2. Mr. Aikman, your three decades as an astrophysicist/astrochemist with National Research Council of Canada has most likely given you a standard of living that most could only dream about – so paying your hydro bill without feeling the pinch likely isn’t an issue for you.
    The vast majority of British Columbians are not so fortunate.
    That we, our children, and their great grandchildren should be faced with the cost of this corrupt political/corporate orgy urged on by a level of greed I’ve not seen in this province before, will never be forgotten. That I will have to move from the province of my birth and rearing because I can no longer afford to live here due to government malfeasance and corruption, will never be forgiven. Especially when encountering flippant attitudes defending the indefensible.

    Liked by 1 person

  3. Firestone (tires) had the same attitude about innovation. When Michelin first introduced radial tires Firestone had every excuse why they shouldn’t adapt; “the tires were too expensive” and “it’s just a passing fad” and every vehicle that came off the Ford assemble line had Firestone tires on them: why change? Firestone became a shell of a company and was bought up by Bridgestone for it’s name.

    Liked by 2 people

  4. With rate increases constantly exceeding inflation, Hydro thinks ratepayers will be beholden to them for the next 70 years to pay off its debts and Site C? This won’t happen as technology advances and cheaper energy sources become available. For example a breakthrough in battery storage would make intermittent sources such as solar viable for many residences.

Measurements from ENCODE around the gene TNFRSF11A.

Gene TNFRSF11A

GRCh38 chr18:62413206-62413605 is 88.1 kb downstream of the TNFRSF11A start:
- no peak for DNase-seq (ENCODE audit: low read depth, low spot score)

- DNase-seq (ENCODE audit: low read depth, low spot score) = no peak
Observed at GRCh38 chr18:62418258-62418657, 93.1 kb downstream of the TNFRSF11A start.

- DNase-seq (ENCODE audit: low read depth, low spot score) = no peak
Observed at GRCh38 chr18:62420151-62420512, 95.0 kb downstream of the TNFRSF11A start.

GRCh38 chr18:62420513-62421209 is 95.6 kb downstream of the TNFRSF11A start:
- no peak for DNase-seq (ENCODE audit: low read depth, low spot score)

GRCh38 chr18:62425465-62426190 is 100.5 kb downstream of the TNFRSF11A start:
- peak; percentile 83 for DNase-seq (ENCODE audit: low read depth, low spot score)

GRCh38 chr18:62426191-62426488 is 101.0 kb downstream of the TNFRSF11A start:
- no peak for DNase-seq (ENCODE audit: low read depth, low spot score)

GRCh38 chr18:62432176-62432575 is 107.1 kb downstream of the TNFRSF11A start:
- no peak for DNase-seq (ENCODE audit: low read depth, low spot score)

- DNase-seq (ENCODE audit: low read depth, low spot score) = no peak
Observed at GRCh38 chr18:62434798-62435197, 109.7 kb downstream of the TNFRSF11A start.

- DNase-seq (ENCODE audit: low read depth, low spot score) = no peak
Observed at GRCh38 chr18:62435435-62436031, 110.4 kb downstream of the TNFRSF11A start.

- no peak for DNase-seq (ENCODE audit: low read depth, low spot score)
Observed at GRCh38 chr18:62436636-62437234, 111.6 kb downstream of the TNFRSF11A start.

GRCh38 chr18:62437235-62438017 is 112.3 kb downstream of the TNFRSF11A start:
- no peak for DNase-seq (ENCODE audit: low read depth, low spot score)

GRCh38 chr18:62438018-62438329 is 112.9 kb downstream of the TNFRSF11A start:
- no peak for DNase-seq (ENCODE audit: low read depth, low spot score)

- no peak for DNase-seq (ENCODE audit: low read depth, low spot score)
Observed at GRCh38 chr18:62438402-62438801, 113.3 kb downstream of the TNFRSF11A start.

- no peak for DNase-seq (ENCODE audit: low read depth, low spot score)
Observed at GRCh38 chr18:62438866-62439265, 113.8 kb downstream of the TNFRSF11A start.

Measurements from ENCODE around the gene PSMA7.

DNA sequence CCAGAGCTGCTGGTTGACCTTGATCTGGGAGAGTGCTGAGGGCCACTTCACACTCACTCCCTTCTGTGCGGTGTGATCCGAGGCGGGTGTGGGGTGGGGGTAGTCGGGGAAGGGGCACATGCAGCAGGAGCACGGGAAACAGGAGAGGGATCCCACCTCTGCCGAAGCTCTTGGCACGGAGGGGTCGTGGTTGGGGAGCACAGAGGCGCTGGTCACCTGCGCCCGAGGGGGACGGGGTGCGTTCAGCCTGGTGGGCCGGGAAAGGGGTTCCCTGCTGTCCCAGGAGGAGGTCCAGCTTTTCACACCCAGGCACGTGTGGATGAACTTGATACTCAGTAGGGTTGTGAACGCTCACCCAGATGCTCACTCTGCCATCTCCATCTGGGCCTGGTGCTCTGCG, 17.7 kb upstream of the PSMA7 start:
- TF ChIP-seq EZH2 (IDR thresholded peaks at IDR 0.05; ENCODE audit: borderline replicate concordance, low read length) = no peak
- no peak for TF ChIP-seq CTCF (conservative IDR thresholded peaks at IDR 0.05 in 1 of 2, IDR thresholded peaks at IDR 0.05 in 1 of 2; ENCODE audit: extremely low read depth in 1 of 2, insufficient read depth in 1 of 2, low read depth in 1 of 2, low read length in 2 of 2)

Instead of Site C, Hydro should have built gas-fired power plants if/as needed to meet any load increases. The capital cost would have only been in the hundreds of millions of dollars, not billions. And the annual fuel cost would be far less than the annual interest charge on a $10.7+ billion loan. Huge mistake to have shut down Burrard Thermal as a peaking plant.

    The Liberals wouldn’t allow gas-fired plants due to GHG concerns. Meanwhile, they had no problem promoting the export of gas as LNG for the rest of the world to burn. This despite the fact LNG is far dirtier than gas burned domestically due to the tremendous liquefaction energy involved. And all that energy goes to waste as the LNG has to be regasified before it’s burned. A single average-sized LNG export terminal would emit more than double the GHGs of a gas-fired power plant generating Site C’s output of 5,100 GWh/yr.

    Liked by 1 person

    • Thanks for your contribution Martin.

      Readers should know that Mr. Cavin is a former Burrard Thermal plant operations manager and power engineer.

      He knows the many upgrades that were performed on Burrard Thermal and knows that it was capable of providing service in the event of unusual demand or if emergencies led to inoperable lines feeding power to the lower mainland from northeast BC. In addition, BT was capable of adding to the grid if profitable export opportunities occurred.


      Liked by 1 person

    • “The Liberals wouldn’t allow gas-fired plants due to GHG concerns. Meanwhile, they had no problem promoting the export of gas as LNG for the rest of the world to burn. This despite the fact LNG is far dirtier than gas burned domestically due to the tremendous liquefaction energy involved.”

      And add the GHG emissions from shipping the LNG 7,000 km across the Pacific Ocean.


  5. I am getting that knawing feeling in my gut .BC Libs appointed ex ceo s and elected cabinet ministers are
    gonna dance away from this corrupt mess .NDP Premier and new hydo ceo s carry on with the Site C maddness tells me my gut is right again


  6. I know Arnold and Gordo’s dream of a “Hydrogen Highway” flopped like an Edsel — but I just picked up this story today.
    If it takes off, there will be a need for the extra hydro electricity. However, cheaper intermittent sources such as wind and solar would be an excellent fit. There is so much potential in this story; very exciting.